UNAUTHORIZED PRACTICE OF LAW
Since 1866, the Nebraska Legislature has prohibited the unauthorized practice of law in the state. Section 7-101 of the Nebraska Statutes prohibits anyone from practicing law unless they have been admitted to the bar by the State Supreme Court. A person who violates the statute can be criminally prosecuted. The violation is a Class III misdemeanor.
Statutes prohibiting the unauthorized practice of law are common throughout the United States.
In 1992, the Nebraska Court of Appeals explained that the statutory bar was necessary for three primary reasons. First, it protects citizens from injury caused by persons who are untrained and inexperienced in the law. Second, the bar protects the courts from interference by persons who are unlicensed and not officers of the court. Third, it prevents the unscrupulous from using the legal system for their own purposes to the harm of the judicial system and the public who may detrimentally rely upon them. Waite v. Carpenter, 1 Neb. App. 321, 496 N.W.2d 1 (1992).
One issue that arises when determining whether a non-lawyer is engaging in the unauthorized practice of law, is defining the term “practice of law.” The Nebraska State Bar Association and the Nebraska judiciary realized it was necessary to more clearly define the term and clarify which activities require a lawyer and what services a nonlawyer can provide to the public without crossing the line.
In October of 2007, the Nebraska Supreme Court adopted formal rules to better guide lawyers and nonlawyers on the subject. The rules became effective January 1, 2008. The complete rules can be found on the Nebraska Supreme Court’s website at:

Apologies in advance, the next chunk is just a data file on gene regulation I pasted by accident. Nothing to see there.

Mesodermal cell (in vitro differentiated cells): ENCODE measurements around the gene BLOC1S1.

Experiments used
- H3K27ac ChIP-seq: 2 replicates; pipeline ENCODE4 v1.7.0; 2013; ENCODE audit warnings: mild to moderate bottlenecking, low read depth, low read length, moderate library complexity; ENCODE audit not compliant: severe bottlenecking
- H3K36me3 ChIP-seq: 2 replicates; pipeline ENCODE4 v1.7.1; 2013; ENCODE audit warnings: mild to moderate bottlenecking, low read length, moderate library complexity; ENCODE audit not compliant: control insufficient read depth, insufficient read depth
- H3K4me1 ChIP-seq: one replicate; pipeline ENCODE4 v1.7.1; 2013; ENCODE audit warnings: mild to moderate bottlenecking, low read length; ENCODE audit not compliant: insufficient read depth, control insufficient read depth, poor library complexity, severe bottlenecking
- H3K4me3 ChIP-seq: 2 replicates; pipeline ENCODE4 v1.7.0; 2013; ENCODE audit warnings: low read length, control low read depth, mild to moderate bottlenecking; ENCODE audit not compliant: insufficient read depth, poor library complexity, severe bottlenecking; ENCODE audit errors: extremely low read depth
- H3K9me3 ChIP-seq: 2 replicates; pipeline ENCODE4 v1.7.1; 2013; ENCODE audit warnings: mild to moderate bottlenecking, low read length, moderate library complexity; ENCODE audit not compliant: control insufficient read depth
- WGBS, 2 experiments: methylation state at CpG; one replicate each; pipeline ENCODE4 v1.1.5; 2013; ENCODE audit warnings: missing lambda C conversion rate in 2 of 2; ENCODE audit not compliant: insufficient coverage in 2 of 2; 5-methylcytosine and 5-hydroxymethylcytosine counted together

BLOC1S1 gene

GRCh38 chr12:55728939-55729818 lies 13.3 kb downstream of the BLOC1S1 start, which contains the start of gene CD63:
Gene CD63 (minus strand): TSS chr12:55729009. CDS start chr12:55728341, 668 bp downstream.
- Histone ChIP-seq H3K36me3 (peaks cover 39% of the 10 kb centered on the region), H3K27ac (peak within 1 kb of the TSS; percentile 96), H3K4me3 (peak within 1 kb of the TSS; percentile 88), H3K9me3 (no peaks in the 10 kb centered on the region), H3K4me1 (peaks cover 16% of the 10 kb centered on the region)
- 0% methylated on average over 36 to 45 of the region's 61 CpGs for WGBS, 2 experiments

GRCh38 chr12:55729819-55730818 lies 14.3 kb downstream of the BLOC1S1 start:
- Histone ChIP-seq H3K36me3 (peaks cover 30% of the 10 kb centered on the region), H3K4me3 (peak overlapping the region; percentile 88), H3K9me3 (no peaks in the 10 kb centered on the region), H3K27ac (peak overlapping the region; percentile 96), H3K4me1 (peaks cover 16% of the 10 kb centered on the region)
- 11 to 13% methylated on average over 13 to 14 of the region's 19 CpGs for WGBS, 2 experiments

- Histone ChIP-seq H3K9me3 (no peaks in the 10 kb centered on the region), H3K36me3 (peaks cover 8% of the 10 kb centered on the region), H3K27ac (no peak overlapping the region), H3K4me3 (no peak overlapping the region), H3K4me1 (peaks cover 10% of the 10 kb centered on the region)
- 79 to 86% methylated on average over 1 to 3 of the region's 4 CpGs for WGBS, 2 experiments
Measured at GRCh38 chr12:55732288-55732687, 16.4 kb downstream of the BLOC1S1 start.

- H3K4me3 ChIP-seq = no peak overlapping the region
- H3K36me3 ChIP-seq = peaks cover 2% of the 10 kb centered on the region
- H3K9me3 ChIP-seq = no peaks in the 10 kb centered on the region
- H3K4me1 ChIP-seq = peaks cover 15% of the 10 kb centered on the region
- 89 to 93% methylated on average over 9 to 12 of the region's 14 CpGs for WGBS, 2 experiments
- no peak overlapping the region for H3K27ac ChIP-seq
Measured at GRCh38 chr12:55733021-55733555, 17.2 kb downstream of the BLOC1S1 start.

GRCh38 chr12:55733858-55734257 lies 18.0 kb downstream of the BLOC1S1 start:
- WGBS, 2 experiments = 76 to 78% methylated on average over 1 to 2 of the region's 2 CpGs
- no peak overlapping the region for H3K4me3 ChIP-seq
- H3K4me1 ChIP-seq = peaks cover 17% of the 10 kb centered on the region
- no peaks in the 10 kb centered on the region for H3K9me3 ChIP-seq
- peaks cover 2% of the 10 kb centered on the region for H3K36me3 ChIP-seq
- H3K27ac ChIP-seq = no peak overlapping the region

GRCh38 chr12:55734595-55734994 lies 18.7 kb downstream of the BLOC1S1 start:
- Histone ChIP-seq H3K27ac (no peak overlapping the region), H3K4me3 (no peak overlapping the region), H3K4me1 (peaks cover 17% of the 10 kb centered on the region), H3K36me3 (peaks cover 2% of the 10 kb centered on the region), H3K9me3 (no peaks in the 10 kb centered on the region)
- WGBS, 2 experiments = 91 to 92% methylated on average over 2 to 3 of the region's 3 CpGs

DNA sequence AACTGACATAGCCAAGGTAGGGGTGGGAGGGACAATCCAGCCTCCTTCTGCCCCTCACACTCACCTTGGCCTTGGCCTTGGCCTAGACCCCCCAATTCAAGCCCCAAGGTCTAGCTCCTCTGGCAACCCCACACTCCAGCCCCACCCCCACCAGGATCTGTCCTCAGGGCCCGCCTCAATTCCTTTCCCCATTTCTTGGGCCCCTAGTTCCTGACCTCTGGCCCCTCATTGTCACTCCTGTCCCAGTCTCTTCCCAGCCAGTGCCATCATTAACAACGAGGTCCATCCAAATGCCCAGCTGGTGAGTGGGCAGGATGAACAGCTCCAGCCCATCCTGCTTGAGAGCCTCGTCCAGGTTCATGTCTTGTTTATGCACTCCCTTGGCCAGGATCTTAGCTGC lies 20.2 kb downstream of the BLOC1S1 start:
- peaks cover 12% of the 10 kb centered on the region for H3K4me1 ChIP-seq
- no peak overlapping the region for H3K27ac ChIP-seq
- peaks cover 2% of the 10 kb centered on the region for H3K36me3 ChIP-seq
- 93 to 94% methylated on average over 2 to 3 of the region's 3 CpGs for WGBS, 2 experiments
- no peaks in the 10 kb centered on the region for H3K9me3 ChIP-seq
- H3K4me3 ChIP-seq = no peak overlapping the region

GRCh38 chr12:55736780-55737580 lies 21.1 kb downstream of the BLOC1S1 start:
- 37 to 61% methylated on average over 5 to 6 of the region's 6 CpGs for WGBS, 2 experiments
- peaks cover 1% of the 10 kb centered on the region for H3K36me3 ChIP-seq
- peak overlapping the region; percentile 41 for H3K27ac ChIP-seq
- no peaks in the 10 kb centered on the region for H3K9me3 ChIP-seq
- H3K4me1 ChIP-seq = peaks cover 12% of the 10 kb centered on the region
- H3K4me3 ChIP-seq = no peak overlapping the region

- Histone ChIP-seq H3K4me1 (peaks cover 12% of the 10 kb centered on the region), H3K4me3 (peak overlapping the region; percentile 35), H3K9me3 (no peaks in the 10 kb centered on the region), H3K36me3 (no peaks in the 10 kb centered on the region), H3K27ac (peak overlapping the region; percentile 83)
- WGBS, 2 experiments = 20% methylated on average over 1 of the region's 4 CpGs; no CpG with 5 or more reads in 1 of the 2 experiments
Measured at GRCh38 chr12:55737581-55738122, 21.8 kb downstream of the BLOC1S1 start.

This article will briefly summarize the 14 page document.
A nonlawyer is any person, entity, organization or corporation not duly licensed to practice law in the State of Nebraska.
The Rule states, “No nonlawyer should engage in the practice of law in the Nebraska or in any manner represent that such nonlawyer is authorized or qualified to practice law in Nebraska except as may be authorized by published opinion or court rule.”
The term “practice of law” is defined as:
the application of legal principles and judgment with regard to the circumstances or objectives of another entity or person which require the knowledge, judgment, and skill of a person trained as a lawyer.
Some specific examples of “practice of law” include, but are not limited to:
1. Giving advice or counsel in exchange for compensation on the legal rights of another person or entity where a relationship of trust or reliance exists between the involved parties;
2. Selection, drafting, or completing, for another entity or person, of legal documents which affect the legal rights of the entity or person;
3. Representing another person or entity in a court proceeding, a formal administrative adjudicative proceeding or other formal dispute resolution process, or in an administrative adjudicative proceeding in which legal pleadings are filed or a record is established as the basis for judicial review;